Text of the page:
Just recently, I read Venner’s book about the Free Corps, right now I am reading A Samurai from Europe and The Shock of History. His Century of 1914 is on my list, likewise his book about Ernst Jünger. Venner, a Frenchman, understood his life to be that of a European, comprehending the common fate and achievement European peoples share, and also recognizing the immense catastrophe that was brought by the pointless wars of the 20th century. In his journey he reached a high point from where he could overlook the total of European civilisation, recognize the mortal danger posed to it by the willful dissolution of the bonds that created and maintained it. That he came to view Christianity as a destructive ideology puts him in the phalanx of the reconquering force of Europe (wherever her sons and daughters may be).
    Thank you for this short essay on him, his life and his work.

  7. Christianity as a destructive ideology

    ???

    Some time ago, a most rabid “Allan” wrote about what the Chinese ought to do with all religions, not only Tibetan Buddhism:

    “(…) the Chinese must totally extinguish all Christian assemblies in their territory, however submissive those assemblies may be to the central government. The pious idolator, whose main contribution to civilization has been insanity, needs to be eradicated by reeducation, expulsion, or death.”

    My reply:

    “Insanity”: let’s look to Blumenberg’s “Inkarnationsgedanke” [“…der Inkarnationsgedanke war – gleichgültig dass das nicht intendiert sein konnte – eine unendliche Bestärkung der menschlichen Selbstachtung / the concept of incarnation was — irrespective of the fact that this could not be intended — an infinite reinforcement of the human self-respect” (Hans Blumenberg, Die Legitimität der Neuzeit, suhrkamp taschenbuch wissenschaft 1268, FFM 1999, p. 699)] and to the developments it generated due to a very specific dynamic inherent to the said “Inkarnationsgedanke”. In the words of Hans Blumenberg: “(…) vielmehr hatte die theologische Spekulation selbst sowohl die Notwendigkeit herbeigeführt als auch die Systemverbindung geliefert, um die in der Gottesspekulation gewonnenen Kategorien mit der Vorstellung vom Menschen in Kommunikation zu setzen”, in: Die Legitimität der Neuzeit,op.cit., Section Four, “Aspekte der Epochenschwelle”. My translation may be approximative: “(…) rather it was the theological speculation itself that brought about the necessity as well as the systemic liaison (needed) to put into communication, the categories won in the theological speculation with the representation of Man”. So one can read in in Marie-Dominique Chenu, in ST THOMAS D’AQUIN et la théologie, collection “Maîtres spirituels”, éditions du Seuil 1959, p. 126: “ainsi chaque substance (etc.) / so each substance realizes, according to its nature, its own finality in the general finality of the universe (…) liberty inscrives itself in the nature, and the natural law comprehends the imperative of a free will. The person, absolute value in regard to this liberty (etc)”, emphasis (bold) mine. BTW, Thomas Aquinas, in “Summa theologica”, quaestio 97, art. 1 also had spoken of “…eigen gezagdragers te kiezen / elect their own representatives”, in: Over de Wet, Uitgeverij Ambo/Baarn 1996, p. 120.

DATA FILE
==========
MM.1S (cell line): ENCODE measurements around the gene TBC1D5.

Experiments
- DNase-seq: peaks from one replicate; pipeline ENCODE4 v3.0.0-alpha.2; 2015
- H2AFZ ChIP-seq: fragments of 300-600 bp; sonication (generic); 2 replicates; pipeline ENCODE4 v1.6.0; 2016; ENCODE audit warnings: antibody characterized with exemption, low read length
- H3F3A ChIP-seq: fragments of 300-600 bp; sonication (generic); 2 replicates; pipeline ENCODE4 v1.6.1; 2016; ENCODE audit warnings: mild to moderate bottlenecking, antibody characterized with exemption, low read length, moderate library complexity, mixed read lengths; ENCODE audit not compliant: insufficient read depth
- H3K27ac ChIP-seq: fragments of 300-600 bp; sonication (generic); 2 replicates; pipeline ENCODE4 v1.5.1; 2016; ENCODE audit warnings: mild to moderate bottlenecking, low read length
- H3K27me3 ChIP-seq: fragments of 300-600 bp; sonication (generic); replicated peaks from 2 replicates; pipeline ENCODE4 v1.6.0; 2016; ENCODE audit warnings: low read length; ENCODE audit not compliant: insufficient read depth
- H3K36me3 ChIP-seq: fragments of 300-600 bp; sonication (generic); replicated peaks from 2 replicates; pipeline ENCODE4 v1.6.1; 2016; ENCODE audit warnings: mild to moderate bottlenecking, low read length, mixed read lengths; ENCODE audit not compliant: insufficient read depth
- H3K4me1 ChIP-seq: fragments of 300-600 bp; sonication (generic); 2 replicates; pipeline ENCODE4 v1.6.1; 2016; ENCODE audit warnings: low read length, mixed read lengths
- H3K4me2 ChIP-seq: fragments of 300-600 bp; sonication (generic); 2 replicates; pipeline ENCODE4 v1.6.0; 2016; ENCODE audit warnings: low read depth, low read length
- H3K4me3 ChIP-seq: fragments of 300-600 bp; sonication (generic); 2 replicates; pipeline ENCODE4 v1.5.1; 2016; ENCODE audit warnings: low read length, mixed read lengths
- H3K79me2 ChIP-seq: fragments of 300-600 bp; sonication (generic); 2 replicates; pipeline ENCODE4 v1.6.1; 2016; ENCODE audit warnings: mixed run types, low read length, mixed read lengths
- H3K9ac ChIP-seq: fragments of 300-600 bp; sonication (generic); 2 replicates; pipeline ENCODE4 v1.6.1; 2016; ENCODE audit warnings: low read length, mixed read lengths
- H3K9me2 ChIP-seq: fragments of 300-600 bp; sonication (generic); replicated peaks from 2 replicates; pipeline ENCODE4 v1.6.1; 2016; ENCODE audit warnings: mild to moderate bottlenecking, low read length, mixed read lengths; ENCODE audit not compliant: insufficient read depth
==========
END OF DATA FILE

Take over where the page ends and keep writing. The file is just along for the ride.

However, all this only was a prerequisite to a development which ONLY could occur in Europe, see Ralph Raico https://fee.org/articles/wh… : “(…) the key to western development is to be found in the fact that, while Europe constituted a single civilization — Latin Christendom — it was at the same time radically decentralized. In contrast to other cultures — especially China, India, and the Islamic world — Europe comprised a system of divided and, hence, competing powers and jurisdictions. — After the fall of Rome, no universal empire was able to arise on the Continent. This was of the greatest significance. Drawing on Montesquieu’s dictum, Jean Baechler points out that ‘every political power tends to reduce everything that is external to it, and powerful objective obstacles are needed to prevent it from succeeding’ (Baechler 1975, 79). In Europe, the ‘objective obstacles’ were provided first of all by the competing political authorities. Instead of experiencing the hegemony of a universal empire, Europe developed into a mosaic of kingdoms, principalities, city-states, ecclesiastical domains, and other political entities. — Within this system, it was highly imprudent for any prince to attempt to infringe property rights in the manner customary elsewhere in the world. In constant rivalry with one another, princes found that outright expropriations, confiscatory taxation, and the blocking of trade did not go unpunished ”.